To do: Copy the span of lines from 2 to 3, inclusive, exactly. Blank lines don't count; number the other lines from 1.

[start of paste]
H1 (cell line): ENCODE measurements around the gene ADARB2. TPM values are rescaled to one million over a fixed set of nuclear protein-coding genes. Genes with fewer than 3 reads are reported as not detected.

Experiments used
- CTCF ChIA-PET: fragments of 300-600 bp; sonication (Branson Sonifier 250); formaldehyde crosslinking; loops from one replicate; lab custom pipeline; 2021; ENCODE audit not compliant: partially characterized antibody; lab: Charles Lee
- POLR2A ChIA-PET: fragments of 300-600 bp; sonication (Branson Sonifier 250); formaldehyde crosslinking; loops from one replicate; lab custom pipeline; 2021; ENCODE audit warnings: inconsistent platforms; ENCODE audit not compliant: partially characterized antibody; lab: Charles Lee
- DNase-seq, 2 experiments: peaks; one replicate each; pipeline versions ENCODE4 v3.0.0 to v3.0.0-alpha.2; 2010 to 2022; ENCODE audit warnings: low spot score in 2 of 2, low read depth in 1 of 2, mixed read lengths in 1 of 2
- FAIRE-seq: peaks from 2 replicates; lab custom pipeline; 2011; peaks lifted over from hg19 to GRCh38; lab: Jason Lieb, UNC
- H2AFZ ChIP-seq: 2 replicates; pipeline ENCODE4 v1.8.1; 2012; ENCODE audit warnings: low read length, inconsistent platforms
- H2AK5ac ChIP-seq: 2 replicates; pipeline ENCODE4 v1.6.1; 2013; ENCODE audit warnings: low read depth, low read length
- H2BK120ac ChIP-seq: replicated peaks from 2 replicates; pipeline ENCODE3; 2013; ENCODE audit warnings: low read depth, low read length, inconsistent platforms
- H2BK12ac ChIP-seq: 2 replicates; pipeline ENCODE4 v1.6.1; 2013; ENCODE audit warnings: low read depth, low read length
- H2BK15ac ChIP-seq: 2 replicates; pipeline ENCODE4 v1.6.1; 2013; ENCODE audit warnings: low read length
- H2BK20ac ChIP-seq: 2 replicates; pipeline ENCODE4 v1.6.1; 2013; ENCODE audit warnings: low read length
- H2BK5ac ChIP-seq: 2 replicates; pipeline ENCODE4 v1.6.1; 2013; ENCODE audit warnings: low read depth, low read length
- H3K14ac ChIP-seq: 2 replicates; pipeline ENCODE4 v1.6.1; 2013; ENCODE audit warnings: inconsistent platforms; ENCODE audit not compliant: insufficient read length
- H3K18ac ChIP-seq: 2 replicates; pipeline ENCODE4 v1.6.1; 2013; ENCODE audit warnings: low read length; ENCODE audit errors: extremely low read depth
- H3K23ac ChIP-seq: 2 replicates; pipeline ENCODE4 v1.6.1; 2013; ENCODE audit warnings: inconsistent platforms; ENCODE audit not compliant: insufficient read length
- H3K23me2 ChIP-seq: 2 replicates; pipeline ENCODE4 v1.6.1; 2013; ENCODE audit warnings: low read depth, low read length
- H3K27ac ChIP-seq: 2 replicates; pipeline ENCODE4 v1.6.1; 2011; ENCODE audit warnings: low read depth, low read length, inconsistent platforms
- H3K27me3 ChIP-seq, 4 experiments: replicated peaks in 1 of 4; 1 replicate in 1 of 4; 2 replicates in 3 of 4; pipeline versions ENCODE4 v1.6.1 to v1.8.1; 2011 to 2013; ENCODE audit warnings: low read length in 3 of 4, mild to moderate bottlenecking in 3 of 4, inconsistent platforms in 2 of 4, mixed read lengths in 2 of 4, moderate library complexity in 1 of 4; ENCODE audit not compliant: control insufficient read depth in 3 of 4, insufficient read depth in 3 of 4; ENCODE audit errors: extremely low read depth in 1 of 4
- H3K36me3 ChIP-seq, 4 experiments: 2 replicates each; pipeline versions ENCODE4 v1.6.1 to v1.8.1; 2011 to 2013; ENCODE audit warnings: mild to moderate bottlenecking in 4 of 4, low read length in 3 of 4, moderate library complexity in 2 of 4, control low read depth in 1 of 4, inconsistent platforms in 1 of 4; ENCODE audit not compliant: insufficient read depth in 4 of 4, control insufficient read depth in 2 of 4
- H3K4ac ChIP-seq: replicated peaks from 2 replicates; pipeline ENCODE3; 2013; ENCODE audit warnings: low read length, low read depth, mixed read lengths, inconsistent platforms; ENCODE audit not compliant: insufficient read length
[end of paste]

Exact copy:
Experiments used
- CTCF ChIA-PET: fragments of 300-600 bp; sonication (Branson Sonifier 250); formaldehyde crosslinking; loops from one replicate; lab custom pipeline; 2021; ENCODE audit not compliant: partially characterized antibody; lab: Charles Lee